Jewish Quarterly-Wingate Prize

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The Jewish Quarterly-Wingate Literary Prize is an annual British literary prize inaugurated in 1977. It is named after the host Jewish Quarterly and the prize's founder Harold Hyam Wingate.[1] The award recognizes Jewish and non-Jewish writers resident in the UK, British Commonwealth, Europe and Israel who "stimulate an interest in themes of Jewish concern while appealing to the general reader."[2] As of 2011 the winner receives £4,000.[1]

The Jewish Chronicle called it "British Jewry's top literary award,"[3] and Jewish World said it is a "prestigious literature prize."[4]

Winners[edit]

The blue ribbon Blue ribbon signifies the winner.

1996[edit]

Fiction[edit]

Non-fiction[edit]

  • Blue ribbon Theo Richmond, Konin: One Man's Quest for a Vanished Jewish Community (Jonathan Cape)

1997[edit]

1998[edit]

The shortlists comprised:[5]

Fiction[edit]

Non-fiction[edit]

1999[edit]

The shortlists comprised:[5]

Fiction[edit]

Non-fiction[edit]

2000[edit]

Fiction[edit]

Non-fiction[edit]

2001[edit]

The winners were announced on April 30, 2001. The shortlists comprised:[7]

Fiction[edit]

Non-fiction[edit]

2002[edit]

The winners were announced May 2, 2002. The shortlists comprised:[8]

Fiction[edit]

Non-fiction[edit]

2003[edit]

The winners were announced May 8, 2003. The shortlists comprised:[9]

Fiction[edit]

Non-fiction[edit]

2004[edit]

The winners were announced May 6, 2004. The shortlists comprised:[10]

Fiction[edit]

Non-fiction[edit]

  • Blue ribbon Amos Elon, The Pity of It All: A Portrait of Jews in Germany 1743–1933 (Penguin)
  • Mark Glanville, The Goldberg Variations: From Football Hooligan to Opera Singer (Flamingo)
  • Stanley Price, Somewhere to Hang My Hat (New Island)
  • Igal Sarna, Broken Promises: Israeli Lives (Atlantic Books)

2005[edit]

The winners were announced May 17, 2005.[4][11] The shortlists comprised:[12]

Fiction[edit]

Non-fiction[edit]

2006[edit]

The shortlist comprised:[13]

2007[edit]

The shortlist was announced on February 25, 2007.[14]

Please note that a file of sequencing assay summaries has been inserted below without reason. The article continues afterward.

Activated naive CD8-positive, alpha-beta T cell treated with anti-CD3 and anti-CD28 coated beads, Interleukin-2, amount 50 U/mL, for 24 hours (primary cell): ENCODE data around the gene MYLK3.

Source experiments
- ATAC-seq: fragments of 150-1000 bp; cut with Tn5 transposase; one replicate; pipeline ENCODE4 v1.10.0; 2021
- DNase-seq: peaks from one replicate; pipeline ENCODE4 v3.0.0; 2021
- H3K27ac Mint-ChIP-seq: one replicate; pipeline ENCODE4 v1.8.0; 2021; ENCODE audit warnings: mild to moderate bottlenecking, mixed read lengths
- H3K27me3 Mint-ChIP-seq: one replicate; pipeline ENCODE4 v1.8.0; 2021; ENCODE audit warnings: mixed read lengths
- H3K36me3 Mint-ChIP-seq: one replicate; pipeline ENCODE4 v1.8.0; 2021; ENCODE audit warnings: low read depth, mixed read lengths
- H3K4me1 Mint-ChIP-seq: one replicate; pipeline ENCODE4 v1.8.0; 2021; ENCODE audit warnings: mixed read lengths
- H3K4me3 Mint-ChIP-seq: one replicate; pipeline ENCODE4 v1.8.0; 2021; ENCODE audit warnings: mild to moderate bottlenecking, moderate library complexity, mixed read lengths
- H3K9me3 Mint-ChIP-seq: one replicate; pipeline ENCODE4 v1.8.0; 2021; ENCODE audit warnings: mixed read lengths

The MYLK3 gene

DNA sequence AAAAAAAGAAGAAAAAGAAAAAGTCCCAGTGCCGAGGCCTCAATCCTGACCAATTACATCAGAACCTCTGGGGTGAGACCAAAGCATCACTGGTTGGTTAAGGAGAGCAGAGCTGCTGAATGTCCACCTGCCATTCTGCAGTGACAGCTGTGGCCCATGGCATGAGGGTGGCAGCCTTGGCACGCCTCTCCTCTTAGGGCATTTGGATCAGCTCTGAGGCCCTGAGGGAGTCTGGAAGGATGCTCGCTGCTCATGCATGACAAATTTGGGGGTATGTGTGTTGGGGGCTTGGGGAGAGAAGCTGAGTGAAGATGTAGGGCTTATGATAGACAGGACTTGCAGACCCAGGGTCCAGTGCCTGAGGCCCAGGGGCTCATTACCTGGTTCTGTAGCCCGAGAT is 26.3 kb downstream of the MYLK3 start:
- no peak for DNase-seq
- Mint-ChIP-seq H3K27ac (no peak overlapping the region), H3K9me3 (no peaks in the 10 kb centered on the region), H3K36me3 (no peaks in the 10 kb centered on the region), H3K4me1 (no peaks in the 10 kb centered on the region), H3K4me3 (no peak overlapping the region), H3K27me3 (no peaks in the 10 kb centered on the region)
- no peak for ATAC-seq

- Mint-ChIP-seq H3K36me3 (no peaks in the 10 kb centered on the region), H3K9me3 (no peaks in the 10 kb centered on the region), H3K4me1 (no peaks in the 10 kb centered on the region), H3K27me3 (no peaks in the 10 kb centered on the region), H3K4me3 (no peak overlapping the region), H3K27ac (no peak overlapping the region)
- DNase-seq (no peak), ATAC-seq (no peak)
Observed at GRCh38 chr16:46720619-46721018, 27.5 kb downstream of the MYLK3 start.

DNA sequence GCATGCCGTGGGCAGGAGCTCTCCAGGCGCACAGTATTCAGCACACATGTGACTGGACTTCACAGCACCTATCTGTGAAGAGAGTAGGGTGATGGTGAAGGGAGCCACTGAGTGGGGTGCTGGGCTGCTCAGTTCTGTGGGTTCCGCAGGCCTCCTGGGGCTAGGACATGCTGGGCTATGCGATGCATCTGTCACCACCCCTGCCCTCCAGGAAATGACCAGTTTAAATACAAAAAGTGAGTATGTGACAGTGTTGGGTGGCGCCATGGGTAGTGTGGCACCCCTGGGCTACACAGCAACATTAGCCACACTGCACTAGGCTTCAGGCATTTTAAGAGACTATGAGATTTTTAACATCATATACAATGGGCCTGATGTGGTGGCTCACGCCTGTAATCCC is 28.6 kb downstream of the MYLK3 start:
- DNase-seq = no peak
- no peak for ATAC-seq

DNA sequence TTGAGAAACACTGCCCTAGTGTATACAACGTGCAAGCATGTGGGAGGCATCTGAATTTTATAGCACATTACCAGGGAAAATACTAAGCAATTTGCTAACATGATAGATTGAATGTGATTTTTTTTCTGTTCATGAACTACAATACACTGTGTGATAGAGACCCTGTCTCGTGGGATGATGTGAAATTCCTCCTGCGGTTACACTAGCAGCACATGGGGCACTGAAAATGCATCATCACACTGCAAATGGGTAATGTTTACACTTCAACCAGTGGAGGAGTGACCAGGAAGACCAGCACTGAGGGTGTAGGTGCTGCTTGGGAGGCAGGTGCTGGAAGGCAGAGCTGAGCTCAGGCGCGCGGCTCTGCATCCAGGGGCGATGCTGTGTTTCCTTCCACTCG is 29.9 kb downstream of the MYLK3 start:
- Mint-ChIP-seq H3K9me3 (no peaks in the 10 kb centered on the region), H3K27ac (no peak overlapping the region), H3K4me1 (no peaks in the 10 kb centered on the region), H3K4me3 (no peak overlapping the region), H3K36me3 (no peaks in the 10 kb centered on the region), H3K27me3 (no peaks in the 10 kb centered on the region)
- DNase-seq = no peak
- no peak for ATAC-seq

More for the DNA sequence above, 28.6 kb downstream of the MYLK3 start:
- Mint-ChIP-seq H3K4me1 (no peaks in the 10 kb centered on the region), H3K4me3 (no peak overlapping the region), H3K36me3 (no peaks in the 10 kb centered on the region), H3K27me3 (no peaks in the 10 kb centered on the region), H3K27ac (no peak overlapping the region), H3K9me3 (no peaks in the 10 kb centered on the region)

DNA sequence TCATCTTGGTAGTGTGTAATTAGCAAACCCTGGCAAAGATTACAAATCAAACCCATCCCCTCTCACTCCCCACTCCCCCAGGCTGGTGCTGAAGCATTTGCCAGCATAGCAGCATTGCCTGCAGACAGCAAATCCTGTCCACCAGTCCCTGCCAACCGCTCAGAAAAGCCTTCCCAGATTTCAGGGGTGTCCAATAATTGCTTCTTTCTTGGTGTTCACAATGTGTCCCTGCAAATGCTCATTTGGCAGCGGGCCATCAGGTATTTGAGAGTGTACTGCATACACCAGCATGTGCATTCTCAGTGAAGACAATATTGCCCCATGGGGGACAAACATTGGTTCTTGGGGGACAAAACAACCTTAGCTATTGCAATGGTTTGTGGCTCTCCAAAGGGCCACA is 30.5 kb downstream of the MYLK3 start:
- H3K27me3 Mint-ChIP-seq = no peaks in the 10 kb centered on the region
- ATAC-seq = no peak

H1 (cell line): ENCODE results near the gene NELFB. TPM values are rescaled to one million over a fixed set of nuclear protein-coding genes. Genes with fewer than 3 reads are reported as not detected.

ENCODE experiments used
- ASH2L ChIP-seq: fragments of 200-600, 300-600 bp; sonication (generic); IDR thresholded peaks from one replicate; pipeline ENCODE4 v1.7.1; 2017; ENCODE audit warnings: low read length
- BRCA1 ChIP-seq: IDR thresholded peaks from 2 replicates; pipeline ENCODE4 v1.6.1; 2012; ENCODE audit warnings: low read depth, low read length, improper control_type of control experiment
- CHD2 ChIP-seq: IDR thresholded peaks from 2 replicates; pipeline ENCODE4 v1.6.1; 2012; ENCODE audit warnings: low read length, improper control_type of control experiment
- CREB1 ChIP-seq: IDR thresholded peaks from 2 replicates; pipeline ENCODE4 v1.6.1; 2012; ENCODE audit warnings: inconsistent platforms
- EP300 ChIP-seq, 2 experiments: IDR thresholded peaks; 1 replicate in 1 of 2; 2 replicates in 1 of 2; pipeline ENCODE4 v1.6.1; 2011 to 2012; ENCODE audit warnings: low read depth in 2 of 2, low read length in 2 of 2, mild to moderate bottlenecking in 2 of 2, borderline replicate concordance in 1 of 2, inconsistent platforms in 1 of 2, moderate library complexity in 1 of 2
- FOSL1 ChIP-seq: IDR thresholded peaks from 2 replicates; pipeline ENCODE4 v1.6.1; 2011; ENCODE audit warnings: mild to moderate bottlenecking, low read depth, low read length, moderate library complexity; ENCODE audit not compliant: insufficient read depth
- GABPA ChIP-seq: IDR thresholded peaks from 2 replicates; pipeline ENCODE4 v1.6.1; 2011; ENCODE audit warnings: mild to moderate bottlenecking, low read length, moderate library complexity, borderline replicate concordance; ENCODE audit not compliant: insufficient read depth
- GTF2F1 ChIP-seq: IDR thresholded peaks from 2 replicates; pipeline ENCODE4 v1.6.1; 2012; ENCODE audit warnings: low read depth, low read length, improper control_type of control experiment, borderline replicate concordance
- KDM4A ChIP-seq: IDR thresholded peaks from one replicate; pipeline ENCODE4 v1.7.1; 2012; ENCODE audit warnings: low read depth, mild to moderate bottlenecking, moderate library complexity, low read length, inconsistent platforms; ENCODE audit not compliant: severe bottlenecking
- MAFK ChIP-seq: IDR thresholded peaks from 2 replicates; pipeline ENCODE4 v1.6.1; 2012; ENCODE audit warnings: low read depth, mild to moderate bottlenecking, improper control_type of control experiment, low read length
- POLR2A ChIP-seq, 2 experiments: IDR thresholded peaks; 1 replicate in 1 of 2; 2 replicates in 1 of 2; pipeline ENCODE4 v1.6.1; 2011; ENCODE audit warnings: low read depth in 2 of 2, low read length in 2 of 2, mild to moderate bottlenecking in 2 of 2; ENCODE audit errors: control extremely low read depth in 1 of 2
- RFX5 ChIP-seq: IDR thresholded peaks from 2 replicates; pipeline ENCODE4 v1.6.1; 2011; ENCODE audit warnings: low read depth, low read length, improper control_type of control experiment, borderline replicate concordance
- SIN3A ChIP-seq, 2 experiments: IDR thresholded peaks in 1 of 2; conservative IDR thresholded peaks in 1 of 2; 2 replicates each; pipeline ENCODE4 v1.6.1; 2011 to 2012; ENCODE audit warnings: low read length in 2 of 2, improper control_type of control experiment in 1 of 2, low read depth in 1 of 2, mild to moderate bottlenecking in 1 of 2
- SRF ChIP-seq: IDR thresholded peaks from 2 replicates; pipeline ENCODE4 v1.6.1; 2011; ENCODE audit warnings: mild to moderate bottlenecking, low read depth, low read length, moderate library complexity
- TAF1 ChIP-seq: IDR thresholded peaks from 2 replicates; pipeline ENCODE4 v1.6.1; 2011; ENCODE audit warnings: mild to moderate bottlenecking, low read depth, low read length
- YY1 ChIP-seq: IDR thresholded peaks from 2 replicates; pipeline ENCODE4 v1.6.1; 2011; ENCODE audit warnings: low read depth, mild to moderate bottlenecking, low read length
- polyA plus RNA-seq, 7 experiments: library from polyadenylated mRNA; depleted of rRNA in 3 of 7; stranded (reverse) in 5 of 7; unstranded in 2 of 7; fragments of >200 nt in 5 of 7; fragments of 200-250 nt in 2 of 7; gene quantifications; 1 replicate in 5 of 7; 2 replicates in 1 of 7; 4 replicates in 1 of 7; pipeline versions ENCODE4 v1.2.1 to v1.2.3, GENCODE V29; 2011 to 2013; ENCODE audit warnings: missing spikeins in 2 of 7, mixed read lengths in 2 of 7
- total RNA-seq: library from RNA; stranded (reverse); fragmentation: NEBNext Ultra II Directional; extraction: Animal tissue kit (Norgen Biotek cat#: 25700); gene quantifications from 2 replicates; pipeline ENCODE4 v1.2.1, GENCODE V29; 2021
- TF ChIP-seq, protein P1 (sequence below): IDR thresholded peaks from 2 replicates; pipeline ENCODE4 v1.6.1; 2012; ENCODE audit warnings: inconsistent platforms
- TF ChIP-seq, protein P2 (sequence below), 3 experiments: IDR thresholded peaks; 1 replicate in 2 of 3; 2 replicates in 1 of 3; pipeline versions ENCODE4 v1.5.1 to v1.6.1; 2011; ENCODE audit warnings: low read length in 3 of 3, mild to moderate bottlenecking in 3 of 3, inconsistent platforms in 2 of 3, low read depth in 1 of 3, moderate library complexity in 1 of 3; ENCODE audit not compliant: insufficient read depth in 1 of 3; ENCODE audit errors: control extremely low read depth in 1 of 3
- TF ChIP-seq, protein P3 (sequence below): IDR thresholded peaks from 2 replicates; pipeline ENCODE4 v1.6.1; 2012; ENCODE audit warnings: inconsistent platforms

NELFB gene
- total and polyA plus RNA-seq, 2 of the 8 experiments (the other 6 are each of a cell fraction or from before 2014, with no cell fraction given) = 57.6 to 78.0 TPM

2008[edit]

The winner was announced on May 5, 2008. The shortlist comprised:[15]

2009[edit]

The shortlist was announced on March 31, 2009. The winner was announced June 6, 2009.[2]

2010[edit]

The shortlist was announced on April 22, 2010.[16] The winner was announced on June 16, 2010.[17]

2011[edit]

The shortlist was announced on April 4, 2011.[3] The winner was announced on June 6, 2011.[1]

2012[edit]

2013[edit]

The winner was announced on February 27, 2013.[19] The shortlist comprised:[20]

2014[edit]

The shortlist was announced on November 27, 2013.[21] The winner was announced on February 27, 2014.[22]

Notes[edit]

  1. ^ a b c Jewish Quarterly-Wingate Prize 2011
  2. ^ a b Jewish Quarterly-Wingate Prize 2009
  3. ^ a b Jennifer Lipman (April 4, 2011). "Howard Jacobson shortlisted for 'Jewish Booker' prize". The Jewish Chronicle. Retrieved September 27, 2012. 
  4. ^ a b Leslie Bunder (May 4, 2006). "Holocaust-based novel wins prestigious literary prize". Jewish World. Retrieved September 27, 2012. 
  5. ^ a b c d e f "Jewish Quarterly Literary Prize Winners 1996 – 2000 inclusive"
  6. ^ "News in Brief:Literary prize withdrawn for writer's 'work of fiction'". The Guardian. 29 April 2000. Retrieved September 27, 2012. 
  7. ^ "Wingate Literary Prize 2001"
  8. ^ "Wingate Literary Prize 2002"
  9. ^ "Wingate Literary Prize 2003"
  10. ^ "Wingate Literary Prize 2004"
  11. ^ "Winners of the Jewish Quarterly Wingate Literary Prize for 2005"
  12. ^ "The Quarterly Wingate Literary Prize 2005 Shortlists announcement". The Jewish Quarterly. March 23, 2005. Retrieved November 30, 2013. 
  13. ^ "Winner of the 2006 Wingate Prize"
  14. ^ "Winner of the 2007 Wingate Literary Prize"
  15. ^ "Winner of the 2008 Wingate Literary Prize"
  16. ^ "JQ-Wingate Literary Prize Shortlist" (Press release). Book Trade. April 22, 2010. Retrieved November 30, 2013. 
  17. ^ Alexandra Coghlan (June 17, 2010). "Lived resistance: Adina Hoffman wins 2010 JQ-Wingate Prize". The New Statesman. Retrieved November 30, 2013. 
  18. ^ "From 2013, the prize will be awarded in February to enable the prize to coincide with Jewish Book Week."[1] The previous ceremony was in June 2011.
  19. ^ Philip Maughan (February 28, 2013). "Shalom Auslander wins 2013 Wingate Prize". The New Statesman. Retrieved November 30, 2013. 
  20. ^ Jewish Quarterly-Wingate Prize 2013
  21. ^ "The 2014 Jewish Quarterly-Wingate Prize Shortlist" (Press release). Book Trade. November 27, 2013. Retrieved November 30, 2013. 
  22. ^ Jon Stock (February 27, 2014). "Otto Dov Kulka wins Jewish Quarterly-Wingate Prize 2014". The Daily Telegraph. Retrieved February 28, 2014. 

External links[edit]